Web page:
Seq is also highly scalable, allowing it to handle large volumes of log data without performance degradation. This makes it well-suited for use in high-traffic environments, such as web applications or distributed systems.
Traces in functions that are called an extreme number of times can be a problem for several reasons.
- These traces can generate a large amount of log data, which can make it difficult to find and interpret the information that is actually relevant to the program's behavior.
- Traces in frequently-called functions can also have a negative impact on the performance of the program. When a trace statement is executed, it adds overhead to the function, and this overhead can add up quickly if the function is called many times.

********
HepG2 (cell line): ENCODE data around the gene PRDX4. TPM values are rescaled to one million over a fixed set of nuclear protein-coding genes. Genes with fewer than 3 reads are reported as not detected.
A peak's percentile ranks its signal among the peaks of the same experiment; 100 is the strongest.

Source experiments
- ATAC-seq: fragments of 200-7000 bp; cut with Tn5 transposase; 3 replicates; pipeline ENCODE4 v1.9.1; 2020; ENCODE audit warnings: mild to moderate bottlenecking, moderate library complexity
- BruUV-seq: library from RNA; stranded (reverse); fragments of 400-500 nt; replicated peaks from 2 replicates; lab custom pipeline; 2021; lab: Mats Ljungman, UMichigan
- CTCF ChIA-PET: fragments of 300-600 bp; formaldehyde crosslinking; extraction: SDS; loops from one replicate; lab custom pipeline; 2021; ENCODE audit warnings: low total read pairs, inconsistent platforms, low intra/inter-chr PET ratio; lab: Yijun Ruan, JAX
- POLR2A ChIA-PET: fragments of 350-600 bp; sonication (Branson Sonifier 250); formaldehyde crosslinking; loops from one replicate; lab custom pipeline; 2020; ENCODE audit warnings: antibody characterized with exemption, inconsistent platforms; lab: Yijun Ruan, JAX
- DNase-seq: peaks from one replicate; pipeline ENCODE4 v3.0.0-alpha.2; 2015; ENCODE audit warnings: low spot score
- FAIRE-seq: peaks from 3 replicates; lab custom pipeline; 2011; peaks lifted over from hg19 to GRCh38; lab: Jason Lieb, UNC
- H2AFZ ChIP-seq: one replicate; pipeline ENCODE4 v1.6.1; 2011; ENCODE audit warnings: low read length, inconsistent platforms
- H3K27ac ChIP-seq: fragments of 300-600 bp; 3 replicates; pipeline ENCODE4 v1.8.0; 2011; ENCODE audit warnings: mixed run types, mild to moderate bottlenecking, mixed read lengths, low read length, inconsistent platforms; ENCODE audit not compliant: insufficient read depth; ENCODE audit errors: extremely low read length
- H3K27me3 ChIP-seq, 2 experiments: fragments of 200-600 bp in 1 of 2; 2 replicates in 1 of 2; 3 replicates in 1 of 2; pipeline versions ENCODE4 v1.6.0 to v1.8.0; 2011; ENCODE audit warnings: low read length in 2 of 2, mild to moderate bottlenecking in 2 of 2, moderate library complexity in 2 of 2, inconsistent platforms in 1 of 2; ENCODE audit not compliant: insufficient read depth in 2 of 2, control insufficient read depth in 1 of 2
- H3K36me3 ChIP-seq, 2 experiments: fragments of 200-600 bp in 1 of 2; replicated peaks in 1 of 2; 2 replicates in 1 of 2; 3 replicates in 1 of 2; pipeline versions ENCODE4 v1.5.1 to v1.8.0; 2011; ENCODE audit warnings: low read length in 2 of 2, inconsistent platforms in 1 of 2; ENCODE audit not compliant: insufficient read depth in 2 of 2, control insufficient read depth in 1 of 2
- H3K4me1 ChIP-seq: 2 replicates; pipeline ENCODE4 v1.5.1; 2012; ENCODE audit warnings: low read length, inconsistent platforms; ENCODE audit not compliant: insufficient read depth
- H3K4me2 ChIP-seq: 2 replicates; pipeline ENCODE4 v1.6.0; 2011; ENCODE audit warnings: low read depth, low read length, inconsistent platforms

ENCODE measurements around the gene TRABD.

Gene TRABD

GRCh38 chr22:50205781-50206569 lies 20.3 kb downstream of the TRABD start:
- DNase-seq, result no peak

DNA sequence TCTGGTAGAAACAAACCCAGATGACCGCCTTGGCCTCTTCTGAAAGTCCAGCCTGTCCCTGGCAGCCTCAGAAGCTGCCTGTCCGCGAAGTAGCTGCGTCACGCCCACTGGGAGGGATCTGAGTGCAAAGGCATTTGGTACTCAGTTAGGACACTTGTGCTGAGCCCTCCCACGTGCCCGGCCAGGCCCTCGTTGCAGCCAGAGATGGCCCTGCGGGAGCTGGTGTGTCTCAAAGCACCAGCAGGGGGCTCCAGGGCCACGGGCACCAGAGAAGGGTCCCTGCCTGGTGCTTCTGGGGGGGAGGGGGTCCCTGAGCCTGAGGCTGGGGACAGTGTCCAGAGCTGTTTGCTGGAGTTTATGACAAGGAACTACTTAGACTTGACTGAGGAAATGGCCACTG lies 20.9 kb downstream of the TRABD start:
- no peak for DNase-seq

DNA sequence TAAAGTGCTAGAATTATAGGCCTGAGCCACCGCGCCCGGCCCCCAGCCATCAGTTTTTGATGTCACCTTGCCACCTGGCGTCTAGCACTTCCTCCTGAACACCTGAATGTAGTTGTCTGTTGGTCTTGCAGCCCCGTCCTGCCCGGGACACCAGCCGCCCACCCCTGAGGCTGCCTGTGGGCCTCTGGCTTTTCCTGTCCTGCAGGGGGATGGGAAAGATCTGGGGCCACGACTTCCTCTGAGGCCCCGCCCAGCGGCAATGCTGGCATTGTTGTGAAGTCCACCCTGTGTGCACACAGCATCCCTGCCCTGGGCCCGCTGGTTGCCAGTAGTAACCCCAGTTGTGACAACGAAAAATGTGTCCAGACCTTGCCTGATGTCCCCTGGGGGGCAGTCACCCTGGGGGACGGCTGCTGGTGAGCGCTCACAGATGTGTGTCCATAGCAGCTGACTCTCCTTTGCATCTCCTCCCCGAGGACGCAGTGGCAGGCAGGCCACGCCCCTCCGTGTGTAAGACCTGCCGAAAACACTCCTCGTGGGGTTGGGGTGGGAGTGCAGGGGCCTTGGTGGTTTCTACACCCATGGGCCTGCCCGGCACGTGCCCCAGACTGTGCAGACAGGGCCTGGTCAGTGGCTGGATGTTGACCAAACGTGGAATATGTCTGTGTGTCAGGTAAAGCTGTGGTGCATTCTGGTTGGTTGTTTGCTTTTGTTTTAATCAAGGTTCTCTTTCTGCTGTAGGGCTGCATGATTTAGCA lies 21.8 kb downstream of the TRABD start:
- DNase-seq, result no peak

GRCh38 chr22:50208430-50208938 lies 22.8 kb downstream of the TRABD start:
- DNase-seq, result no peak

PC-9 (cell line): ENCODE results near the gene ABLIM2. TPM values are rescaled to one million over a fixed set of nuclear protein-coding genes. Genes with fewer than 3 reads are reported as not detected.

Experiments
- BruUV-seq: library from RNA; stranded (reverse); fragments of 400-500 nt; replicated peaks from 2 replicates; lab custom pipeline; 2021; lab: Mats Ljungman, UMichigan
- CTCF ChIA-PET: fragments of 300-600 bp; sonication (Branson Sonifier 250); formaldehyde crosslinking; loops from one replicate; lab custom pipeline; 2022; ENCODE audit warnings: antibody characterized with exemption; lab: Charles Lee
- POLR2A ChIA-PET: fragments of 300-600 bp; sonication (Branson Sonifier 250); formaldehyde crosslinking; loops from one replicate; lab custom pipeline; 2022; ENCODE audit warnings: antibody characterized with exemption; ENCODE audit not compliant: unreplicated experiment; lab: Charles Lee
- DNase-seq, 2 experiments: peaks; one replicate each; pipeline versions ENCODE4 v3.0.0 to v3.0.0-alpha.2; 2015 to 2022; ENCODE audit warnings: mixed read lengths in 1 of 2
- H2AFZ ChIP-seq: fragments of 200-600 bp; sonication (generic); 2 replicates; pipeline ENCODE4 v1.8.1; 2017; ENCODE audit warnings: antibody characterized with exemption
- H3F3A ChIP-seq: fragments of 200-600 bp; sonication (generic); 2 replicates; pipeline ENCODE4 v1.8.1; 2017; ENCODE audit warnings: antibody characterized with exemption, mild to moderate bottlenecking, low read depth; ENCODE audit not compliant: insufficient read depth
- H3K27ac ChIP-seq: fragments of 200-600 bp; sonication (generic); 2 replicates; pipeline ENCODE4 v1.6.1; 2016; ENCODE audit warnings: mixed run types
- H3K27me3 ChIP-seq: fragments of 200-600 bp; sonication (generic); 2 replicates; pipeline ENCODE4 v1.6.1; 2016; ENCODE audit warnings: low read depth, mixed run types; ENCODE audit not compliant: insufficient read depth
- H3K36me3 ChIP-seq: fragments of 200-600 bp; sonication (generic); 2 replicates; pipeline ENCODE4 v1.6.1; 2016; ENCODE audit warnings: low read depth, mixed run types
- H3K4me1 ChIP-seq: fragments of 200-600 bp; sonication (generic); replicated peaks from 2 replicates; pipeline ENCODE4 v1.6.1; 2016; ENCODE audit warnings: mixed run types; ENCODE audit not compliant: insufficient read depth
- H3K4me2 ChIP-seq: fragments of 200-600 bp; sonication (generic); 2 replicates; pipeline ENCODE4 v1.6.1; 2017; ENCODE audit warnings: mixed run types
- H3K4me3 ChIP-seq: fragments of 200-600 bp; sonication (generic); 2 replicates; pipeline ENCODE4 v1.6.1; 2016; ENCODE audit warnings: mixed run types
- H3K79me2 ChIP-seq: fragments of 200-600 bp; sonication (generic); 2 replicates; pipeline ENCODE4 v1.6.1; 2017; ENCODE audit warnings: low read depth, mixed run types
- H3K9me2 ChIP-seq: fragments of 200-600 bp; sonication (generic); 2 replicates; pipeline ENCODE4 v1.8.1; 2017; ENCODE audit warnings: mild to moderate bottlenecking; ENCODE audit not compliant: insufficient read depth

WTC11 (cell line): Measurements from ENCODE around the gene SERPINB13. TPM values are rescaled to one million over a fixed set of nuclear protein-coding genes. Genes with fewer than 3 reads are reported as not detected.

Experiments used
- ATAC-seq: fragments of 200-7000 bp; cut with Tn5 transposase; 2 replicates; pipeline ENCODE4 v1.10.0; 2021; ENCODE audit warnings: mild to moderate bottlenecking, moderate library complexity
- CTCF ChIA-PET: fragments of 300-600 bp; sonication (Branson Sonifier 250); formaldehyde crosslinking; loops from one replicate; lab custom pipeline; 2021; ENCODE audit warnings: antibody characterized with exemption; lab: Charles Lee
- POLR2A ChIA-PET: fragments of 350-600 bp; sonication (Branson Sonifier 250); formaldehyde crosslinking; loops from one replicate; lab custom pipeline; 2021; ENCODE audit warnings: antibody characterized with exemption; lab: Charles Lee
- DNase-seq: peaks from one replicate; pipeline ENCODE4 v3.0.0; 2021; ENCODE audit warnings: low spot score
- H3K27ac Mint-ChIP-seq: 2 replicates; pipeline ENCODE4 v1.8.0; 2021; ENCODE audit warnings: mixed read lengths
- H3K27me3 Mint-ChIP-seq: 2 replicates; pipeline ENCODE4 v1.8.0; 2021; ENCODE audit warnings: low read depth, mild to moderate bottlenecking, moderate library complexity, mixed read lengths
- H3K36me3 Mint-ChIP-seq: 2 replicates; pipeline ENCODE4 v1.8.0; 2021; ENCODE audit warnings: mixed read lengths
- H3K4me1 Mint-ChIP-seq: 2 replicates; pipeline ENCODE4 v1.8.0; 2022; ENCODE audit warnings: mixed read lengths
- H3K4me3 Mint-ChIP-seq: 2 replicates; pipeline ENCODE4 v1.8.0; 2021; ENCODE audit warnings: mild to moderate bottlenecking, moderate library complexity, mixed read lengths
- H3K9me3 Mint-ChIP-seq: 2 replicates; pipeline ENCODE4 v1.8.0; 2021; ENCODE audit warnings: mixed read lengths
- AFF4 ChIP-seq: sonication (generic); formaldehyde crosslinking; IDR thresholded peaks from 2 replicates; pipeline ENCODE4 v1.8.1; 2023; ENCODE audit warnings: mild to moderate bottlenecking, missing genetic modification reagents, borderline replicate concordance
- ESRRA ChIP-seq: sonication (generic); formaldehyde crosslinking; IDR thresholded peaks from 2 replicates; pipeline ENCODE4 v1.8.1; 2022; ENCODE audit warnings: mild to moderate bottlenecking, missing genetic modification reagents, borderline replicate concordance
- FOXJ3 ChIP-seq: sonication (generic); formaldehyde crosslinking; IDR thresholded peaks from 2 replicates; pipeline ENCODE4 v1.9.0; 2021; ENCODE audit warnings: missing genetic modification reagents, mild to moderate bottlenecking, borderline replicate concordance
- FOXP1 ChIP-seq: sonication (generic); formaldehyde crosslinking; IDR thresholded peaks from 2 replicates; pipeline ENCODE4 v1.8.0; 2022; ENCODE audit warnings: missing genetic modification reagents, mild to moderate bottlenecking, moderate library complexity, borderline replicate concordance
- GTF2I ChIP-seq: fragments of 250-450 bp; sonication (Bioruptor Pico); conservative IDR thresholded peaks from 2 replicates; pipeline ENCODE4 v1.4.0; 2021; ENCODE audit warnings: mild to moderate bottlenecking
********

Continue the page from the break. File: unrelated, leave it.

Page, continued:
Carefully consider whether the trace statements in these functions are actually necessary, and remove any that are not providing valuable information. Consider using trace filters to limit the amount of log data generated. Only log that information relevant to the bug you are searching for.
Log the full exception stack trace, including the exception type and message
Use a separate log level for exceptions, such as ERROR or FATAL, to make it easier to find and filter the exception messages in your log files.
Include contextual information in your log messages, such as the request URL, user ID, and any relevant data from the request or application state. This can help you understand the context in which the exception occurred and what led up to it.
- Monitor your logs for exceptions and other errors, and set up alerts or notifications to notify you when an error occurs.